Five programs you can afford in a financial meltdown

The choice is clear: switch to open-source software

3) Quicken: GnuCash. Chances are you've heard of the other programs I've mentioned, but GnuCash 2.2.7 may be new to you. It shouldn't be. It's an outstanding money management program. And, if there's anything we need right now, it's some good money management.

GnuCash has all the important features of Quicken and some of those of QuickBooks, Intuit's small business accounting program. Beside the basics of managing cash flow and checking accounts, it can also handle invoicing, accounts receivable and accounts payable. The program also works with OFX DirectConnect and HBCI (Home Banking Computer Interface) so you can use it online with the same banks, credit card companies, and so on that you use Quicken with today. Finally, it lets you import data from Quicken and Microsoft Money, so you won't need to rebuild your financial data.

Have I mentioned the price yet? That's right: zilch. Quicken Starter Edition 2009? It will cost you about US$30.

4) SharePoint: Alfresco. Microsoft SharePoint Server, to give it its due, does a fine job of organizing users' information so that you can easily get to it from a Web-based interface. There are just two things. One, it's proprietary, and, two; there's nothing SharePoint can do that Alfresco can't do. I mean that quite literally. When Microsoft was forced by the European Union to cough up its proprietary network protocols, it had to open up the SharePoint Protocol. So Alfresco starting adding support for the SharePoint Protocol so soon any application that can use SharePoint can also use Alfresco.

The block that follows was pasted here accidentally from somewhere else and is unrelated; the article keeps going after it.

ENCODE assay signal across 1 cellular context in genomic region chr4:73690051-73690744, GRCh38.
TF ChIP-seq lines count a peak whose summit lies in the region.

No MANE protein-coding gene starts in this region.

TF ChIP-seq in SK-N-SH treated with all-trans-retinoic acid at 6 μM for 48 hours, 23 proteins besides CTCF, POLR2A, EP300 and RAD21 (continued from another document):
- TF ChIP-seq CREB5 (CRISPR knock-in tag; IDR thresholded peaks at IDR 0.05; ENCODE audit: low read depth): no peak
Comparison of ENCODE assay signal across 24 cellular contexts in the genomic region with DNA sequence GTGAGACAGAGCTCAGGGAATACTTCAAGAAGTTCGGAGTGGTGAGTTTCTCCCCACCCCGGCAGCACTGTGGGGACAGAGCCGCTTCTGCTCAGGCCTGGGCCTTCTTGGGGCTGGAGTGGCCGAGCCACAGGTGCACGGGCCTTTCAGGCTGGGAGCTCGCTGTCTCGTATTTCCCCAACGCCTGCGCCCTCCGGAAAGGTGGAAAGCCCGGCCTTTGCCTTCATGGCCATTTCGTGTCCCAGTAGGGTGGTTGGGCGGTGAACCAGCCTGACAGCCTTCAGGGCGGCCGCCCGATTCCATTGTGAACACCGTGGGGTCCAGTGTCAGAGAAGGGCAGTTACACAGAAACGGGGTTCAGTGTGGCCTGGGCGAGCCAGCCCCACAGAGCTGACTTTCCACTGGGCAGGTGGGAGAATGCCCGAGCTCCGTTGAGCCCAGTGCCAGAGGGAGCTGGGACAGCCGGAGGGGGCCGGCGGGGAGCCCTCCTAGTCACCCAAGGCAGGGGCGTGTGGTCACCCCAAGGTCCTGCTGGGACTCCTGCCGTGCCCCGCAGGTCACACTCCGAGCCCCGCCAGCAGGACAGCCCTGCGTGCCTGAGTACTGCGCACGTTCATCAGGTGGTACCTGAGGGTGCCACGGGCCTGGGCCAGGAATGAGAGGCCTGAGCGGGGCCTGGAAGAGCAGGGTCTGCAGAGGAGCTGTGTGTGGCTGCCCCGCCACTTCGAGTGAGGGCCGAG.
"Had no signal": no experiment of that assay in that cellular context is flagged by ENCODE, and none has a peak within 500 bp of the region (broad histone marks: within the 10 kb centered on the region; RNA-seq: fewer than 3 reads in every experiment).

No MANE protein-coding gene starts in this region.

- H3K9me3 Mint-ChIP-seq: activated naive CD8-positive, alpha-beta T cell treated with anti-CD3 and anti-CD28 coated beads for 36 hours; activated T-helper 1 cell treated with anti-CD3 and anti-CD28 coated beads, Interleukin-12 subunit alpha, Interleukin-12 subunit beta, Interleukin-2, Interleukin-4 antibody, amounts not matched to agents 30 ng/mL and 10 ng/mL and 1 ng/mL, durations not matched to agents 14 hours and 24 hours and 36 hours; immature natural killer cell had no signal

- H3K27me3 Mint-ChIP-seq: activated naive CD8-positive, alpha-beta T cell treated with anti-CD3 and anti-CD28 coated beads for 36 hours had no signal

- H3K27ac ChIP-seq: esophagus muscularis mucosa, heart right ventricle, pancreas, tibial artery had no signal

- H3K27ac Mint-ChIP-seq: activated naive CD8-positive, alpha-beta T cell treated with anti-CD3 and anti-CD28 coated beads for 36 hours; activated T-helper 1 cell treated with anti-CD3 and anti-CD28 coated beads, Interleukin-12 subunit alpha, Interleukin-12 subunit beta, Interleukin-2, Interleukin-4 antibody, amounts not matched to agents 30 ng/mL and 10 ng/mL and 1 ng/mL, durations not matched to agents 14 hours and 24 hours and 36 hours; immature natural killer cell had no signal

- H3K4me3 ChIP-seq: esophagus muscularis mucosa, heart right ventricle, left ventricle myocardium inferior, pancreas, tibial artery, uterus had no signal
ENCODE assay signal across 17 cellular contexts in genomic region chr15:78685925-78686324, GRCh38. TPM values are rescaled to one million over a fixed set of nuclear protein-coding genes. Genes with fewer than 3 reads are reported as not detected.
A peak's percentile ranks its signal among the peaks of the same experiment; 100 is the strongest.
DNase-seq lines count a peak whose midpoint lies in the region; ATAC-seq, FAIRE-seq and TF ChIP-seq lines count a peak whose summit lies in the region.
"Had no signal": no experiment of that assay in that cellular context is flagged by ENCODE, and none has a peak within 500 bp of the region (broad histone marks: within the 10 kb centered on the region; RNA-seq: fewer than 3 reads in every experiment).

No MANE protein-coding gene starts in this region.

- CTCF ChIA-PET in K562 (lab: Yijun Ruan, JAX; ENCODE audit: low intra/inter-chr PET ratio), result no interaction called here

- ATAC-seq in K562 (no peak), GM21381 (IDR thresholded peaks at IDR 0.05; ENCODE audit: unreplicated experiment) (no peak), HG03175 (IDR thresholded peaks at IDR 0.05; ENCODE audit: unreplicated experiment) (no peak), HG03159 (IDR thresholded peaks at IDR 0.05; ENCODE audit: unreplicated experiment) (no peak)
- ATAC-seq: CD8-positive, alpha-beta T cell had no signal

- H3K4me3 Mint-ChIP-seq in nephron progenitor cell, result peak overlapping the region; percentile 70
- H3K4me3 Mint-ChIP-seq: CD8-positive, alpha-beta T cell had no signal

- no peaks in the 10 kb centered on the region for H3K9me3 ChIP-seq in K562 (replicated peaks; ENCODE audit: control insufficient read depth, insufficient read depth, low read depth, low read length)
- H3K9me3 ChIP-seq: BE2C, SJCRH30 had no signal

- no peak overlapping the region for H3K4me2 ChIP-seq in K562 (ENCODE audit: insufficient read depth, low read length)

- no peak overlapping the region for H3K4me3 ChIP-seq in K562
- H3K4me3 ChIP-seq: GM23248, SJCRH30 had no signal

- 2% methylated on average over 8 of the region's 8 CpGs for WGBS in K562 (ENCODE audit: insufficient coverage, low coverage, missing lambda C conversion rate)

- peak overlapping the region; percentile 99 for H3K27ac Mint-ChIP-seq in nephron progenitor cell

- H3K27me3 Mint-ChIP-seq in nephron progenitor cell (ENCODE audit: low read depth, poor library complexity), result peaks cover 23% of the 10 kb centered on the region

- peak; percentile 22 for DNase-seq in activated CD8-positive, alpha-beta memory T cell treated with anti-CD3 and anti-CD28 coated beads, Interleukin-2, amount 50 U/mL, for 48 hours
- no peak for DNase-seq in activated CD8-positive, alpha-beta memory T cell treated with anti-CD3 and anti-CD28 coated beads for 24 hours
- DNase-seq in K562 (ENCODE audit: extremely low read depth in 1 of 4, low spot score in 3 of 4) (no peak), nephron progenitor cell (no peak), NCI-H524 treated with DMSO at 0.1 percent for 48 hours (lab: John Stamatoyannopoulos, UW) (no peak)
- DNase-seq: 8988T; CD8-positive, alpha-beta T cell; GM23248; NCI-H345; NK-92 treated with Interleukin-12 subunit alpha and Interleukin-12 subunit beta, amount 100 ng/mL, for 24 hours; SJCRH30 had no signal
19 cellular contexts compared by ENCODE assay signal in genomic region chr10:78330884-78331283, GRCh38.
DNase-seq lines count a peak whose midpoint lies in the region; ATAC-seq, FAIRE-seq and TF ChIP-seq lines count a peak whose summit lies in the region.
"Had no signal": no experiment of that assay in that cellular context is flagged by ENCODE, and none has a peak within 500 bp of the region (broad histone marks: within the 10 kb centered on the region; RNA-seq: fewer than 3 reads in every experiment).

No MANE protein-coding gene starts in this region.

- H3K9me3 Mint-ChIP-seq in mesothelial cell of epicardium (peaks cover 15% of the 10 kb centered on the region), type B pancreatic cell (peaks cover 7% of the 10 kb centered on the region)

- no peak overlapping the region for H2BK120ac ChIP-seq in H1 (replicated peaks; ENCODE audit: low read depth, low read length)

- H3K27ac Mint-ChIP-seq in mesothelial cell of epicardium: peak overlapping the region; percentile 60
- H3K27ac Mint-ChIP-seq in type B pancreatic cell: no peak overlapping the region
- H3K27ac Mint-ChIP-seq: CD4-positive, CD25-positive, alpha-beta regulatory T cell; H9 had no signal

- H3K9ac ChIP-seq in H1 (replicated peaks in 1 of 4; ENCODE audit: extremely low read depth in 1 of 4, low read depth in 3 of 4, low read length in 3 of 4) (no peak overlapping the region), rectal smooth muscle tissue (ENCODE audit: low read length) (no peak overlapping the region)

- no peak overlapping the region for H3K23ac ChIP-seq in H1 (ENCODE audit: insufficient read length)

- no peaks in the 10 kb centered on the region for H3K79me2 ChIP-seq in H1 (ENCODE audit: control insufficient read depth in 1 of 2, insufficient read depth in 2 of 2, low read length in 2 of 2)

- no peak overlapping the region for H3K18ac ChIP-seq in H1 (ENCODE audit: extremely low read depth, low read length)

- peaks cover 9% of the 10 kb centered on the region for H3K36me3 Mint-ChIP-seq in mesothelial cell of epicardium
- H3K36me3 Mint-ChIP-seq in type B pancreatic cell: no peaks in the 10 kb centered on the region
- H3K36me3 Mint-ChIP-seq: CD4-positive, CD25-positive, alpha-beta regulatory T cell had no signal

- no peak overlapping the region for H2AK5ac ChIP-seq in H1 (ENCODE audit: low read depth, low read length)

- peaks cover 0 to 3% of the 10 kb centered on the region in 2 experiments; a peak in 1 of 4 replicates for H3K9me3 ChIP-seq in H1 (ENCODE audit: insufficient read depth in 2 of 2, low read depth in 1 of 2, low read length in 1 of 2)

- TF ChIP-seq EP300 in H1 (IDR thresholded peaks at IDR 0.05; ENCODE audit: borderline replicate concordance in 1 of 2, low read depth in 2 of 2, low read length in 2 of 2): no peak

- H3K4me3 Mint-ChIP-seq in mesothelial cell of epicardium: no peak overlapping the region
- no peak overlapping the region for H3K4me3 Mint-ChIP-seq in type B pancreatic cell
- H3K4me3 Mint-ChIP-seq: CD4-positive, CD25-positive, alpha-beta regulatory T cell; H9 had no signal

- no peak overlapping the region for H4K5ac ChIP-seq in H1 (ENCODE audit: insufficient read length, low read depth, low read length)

And, of course, you can always get directly to your information from any Web browser. I do hope though that you'll use Firefox or Chrome.

If you thought the cost savings with GnuCash over Quicken was small change, here's something that will get your CFO's attention. SharePoint requires you not only to buy the server, but also SQL Server and Windows Server 2003 or 2008, CALs (Client Access Licenses), and a hodgepodge of other odds and ends of Microsoft server software. My back-of-envelope calculations give me a cost, for five ordinary user CALs, getting everything on the cheap, and no list prices here, for about five grand. Alfresco? Do it yourself and it won't cost you a dime.

5) Windows: Linux. I know some of you think that you're not paying Microsoft because "the operating system comes free on my computer!" No, it doesn't. But, I'm not going to get into that discussion now.

What I will point out though is that no one in their right mind runs Windows without security software. That means people buy, at a minimum, an anti-virus program. If you go for the whole she-bang of anti-virus, firewall, anti-spam, etc. etc., Norton Internet Security 2009 will sock your wallet for US$50. Linux doesn't need a lot of that junk and what it does need, like a firewall, comes bundled in it.

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Tags businessopen sourcesoftwarecostspropritary

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